|Cultural and social anthropology are distinguishable if not entirely seperated intellectual or academic traditions. The use of the terms "cultural" and "social" to draw the distinction became common in the 1930s, but the divergence arose earlier, most directly from the differences between the studies advocated by Franz BOAS (1858 1942) in the United States from the 1890s, and the new directions anthropology had begun to take in England around that time at the initiative of R. R. Marrett (1866 1943), C. G. Seligman (1873 1940), W. H. R. RIVERS (1864 1922), and Alfred Haddon (1855 1940).|
|Today the two terms do not denote a precise division of approaches and for this reason some anthropologists have dispensed with the distinction (e.g., R. Barrett 1984: 2). For many others, however, the difference remains important, at least as a shorthand way of characterizing ethnographic styles.|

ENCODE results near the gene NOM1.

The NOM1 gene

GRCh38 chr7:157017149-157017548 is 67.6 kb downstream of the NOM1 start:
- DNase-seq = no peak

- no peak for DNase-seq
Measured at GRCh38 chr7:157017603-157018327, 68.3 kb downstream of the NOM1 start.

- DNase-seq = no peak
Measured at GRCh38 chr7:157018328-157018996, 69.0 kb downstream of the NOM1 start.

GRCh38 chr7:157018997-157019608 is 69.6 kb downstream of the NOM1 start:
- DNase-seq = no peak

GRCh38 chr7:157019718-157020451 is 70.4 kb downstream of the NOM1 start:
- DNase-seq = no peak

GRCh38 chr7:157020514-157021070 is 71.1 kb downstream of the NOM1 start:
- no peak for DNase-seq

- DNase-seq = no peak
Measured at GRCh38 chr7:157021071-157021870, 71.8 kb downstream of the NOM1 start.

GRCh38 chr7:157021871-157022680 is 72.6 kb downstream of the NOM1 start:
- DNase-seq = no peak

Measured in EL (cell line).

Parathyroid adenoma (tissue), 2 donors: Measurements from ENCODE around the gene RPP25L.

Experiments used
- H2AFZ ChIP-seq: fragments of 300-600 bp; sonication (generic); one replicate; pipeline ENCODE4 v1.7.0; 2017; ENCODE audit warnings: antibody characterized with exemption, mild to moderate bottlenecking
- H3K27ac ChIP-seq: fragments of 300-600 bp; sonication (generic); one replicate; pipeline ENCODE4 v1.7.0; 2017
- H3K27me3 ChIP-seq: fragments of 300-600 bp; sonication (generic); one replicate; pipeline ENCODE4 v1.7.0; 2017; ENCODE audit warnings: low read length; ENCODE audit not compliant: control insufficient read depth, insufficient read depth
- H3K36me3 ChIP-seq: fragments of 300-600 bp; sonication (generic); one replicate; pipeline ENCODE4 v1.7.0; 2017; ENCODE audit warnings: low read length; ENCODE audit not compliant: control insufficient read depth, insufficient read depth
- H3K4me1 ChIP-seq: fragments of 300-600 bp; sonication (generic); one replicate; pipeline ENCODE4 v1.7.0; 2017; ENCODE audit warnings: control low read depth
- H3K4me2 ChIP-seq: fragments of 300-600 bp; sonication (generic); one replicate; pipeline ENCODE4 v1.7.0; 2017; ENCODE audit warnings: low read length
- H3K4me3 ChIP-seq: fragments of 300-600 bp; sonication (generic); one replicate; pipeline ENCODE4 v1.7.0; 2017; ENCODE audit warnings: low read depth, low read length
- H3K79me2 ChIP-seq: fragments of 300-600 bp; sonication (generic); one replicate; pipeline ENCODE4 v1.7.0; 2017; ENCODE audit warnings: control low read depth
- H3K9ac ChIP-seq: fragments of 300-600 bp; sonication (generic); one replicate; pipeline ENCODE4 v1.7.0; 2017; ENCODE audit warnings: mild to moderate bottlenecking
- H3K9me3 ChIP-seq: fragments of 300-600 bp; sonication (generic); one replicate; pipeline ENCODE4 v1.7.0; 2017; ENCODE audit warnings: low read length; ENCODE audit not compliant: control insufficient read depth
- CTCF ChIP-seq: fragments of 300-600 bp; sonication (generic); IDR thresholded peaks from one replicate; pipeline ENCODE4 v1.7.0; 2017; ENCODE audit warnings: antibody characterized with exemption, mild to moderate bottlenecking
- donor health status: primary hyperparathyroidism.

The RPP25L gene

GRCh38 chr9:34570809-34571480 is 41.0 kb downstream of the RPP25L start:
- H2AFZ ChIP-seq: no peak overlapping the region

The rubric "cultural anthropology" is generally applied to ethnographic works that are holistic in spirit, oriented to the ways in which culture affects individual experience, or aim to provide a rounded view of the knowledge, customs, and institutions of a people. "Social anthropology" is a term applied to ethnographic works that attempt to isolate a particular system of social relations such as those that comprise domestic life, economy, law, politics, or religion give analytical priority to the organizational bases of social life, and attend to cultural phenomena as somewhat secondary to the main issues of social scientific inquiry.
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